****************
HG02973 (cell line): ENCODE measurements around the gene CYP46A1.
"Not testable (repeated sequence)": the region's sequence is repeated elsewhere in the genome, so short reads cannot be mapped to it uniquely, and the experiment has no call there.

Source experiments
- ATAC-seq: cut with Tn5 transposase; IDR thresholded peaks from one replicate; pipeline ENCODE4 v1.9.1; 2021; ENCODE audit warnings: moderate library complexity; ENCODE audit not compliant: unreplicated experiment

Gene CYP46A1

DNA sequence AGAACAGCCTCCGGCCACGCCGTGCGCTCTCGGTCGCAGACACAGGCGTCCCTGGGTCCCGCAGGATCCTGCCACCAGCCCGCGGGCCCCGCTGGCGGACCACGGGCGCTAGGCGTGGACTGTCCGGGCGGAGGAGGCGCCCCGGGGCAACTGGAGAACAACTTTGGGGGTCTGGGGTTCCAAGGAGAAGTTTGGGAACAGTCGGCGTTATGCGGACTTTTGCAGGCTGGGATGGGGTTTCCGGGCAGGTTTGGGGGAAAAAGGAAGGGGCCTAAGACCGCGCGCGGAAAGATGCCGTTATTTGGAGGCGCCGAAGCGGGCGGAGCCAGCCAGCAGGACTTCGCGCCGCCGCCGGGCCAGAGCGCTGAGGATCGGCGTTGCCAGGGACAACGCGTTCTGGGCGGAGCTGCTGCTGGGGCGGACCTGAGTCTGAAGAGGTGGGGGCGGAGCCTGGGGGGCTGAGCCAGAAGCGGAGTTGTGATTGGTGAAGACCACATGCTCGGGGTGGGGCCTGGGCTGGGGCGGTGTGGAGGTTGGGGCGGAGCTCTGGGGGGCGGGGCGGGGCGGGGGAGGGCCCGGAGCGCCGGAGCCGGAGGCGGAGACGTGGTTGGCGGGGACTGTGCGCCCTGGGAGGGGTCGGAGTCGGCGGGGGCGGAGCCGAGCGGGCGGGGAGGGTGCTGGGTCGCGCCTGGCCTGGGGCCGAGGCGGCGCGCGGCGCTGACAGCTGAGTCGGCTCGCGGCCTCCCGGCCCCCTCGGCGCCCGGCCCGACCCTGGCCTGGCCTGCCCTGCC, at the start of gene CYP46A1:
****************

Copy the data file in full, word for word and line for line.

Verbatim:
HG02973 (cell line): ENCODE measurements around the gene CYP46A1.
"Not testable (repeated sequence)": the region's sequence is repeated elsewhere in the genome, so short reads cannot be mapped to it uniquely, and the experiment has no call there.

Source experiments
- ATAC-seq: cut with Tn5 transposase; IDR thresholded peaks from one replicate; pipeline ENCODE4 v1.9.1; 2021; ENCODE audit warnings: moderate library complexity; ENCODE audit not compliant: unreplicated experiment

Gene CYP46A1

DNA sequence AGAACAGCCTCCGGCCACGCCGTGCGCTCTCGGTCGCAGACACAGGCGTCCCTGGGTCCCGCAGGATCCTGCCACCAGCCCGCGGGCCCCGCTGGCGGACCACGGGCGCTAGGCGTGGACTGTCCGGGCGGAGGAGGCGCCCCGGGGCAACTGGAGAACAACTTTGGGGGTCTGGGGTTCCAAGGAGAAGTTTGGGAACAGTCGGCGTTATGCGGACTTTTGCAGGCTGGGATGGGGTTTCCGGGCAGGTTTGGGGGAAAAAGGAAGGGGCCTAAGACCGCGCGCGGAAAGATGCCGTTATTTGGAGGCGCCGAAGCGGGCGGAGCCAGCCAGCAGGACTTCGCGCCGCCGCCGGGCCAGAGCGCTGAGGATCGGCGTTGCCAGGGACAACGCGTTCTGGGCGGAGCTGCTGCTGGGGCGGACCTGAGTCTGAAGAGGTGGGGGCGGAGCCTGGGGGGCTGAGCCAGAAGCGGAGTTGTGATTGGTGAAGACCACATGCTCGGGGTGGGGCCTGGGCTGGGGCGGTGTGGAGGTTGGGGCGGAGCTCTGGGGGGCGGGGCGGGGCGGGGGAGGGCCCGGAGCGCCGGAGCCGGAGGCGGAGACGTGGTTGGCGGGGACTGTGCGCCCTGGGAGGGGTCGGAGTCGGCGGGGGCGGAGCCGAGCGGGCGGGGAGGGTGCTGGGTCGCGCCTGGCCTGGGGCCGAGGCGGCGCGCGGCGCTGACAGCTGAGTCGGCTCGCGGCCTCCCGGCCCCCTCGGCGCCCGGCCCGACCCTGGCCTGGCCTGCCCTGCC, at the start of gene CYP46A1: